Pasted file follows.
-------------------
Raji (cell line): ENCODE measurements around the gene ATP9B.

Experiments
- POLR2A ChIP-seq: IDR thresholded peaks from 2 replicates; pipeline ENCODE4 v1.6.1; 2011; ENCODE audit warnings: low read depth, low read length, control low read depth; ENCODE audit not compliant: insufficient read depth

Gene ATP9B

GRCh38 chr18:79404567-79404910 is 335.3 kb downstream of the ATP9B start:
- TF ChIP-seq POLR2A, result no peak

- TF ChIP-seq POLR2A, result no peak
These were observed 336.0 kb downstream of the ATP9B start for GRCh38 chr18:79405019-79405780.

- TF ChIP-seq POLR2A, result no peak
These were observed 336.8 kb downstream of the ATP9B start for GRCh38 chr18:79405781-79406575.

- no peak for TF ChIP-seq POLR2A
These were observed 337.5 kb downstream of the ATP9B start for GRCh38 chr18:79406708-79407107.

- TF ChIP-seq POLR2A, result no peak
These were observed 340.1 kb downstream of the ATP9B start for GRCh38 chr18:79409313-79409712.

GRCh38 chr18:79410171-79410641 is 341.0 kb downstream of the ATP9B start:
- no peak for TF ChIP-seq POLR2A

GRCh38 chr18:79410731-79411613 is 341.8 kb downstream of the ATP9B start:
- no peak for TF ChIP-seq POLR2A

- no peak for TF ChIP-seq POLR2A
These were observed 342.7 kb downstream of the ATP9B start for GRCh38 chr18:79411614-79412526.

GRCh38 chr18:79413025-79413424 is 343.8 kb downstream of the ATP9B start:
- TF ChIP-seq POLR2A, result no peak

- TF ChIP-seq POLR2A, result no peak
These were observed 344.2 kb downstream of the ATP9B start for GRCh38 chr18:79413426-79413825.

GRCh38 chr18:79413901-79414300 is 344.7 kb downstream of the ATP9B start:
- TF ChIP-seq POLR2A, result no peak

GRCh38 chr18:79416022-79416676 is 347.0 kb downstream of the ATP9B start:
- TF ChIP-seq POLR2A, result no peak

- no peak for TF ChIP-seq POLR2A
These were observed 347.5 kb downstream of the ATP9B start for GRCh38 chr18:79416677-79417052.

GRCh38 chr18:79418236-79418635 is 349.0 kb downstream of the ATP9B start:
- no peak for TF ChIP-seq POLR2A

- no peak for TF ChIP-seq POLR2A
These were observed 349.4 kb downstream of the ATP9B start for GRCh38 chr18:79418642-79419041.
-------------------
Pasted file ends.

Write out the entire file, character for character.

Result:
Raji (cell line): ENCODE measurements around the gene ATP9B.

Experiments
- POLR2A ChIP-seq: IDR thresholded peaks from 2 replicates; pipeline ENCODE4 v1.6.1; 2011; ENCODE audit warnings: low read depth, low read length, control low read depth; ENCODE audit not compliant: insufficient read depth

Gene ATP9B

GRCh38 chr18:79404567-79404910 is 335.3 kb downstream of the ATP9B start:
- TF ChIP-seq POLR2A, result no peak

- TF ChIP-seq POLR2A, result no peak
These were observed 336.0 kb downstream of the ATP9B start for GRCh38 chr18:79405019-79405780.

- TF ChIP-seq POLR2A, result no peak
These were observed 336.8 kb downstream of the ATP9B start for GRCh38 chr18:79405781-79406575.

- no peak for TF ChIP-seq POLR2A
These were observed 337.5 kb downstream of the ATP9B start for GRCh38 chr18:79406708-79407107.

- TF ChIP-seq POLR2A, result no peak
These were observed 340.1 kb downstream of the ATP9B start for GRCh38 chr18:79409313-79409712.

GRCh38 chr18:79410171-79410641 is 341.0 kb downstream of the ATP9B start:
- no peak for TF ChIP-seq POLR2A

GRCh38 chr18:79410731-79411613 is 341.8 kb downstream of the ATP9B start:
- no peak for TF ChIP-seq POLR2A

- no peak for TF ChIP-seq POLR2A
These were observed 342.7 kb downstream of the ATP9B start for GRCh38 chr18:79411614-79412526.

GRCh38 chr18:79413025-79413424 is 343.8 kb downstream of the ATP9B start:
- TF ChIP-seq POLR2A, result no peak

- TF ChIP-seq POLR2A, result no peak
These were observed 344.2 kb downstream of the ATP9B start for GRCh38 chr18:79413426-79413825.

GRCh38 chr18:79413901-79414300 is 344.7 kb downstream of the ATP9B start:
- TF ChIP-seq POLR2A, result no peak

GRCh38 chr18:79416022-79416676 is 347.0 kb downstream of the ATP9B start:
- TF ChIP-seq POLR2A, result no peak

- no peak for TF ChIP-seq POLR2A
These were observed 347.5 kb downstream of the ATP9B start for GRCh38 chr18:79416677-79417052.

GRCh38 chr18:79418236-79418635 is 349.0 kb downstream of the ATP9B start:
- no peak for TF ChIP-seq POLR2A

- no peak for TF ChIP-seq POLR2A
These were observed 349.4 kb downstream of the ATP9B start for GRCh38 chr18:79418642-79419041.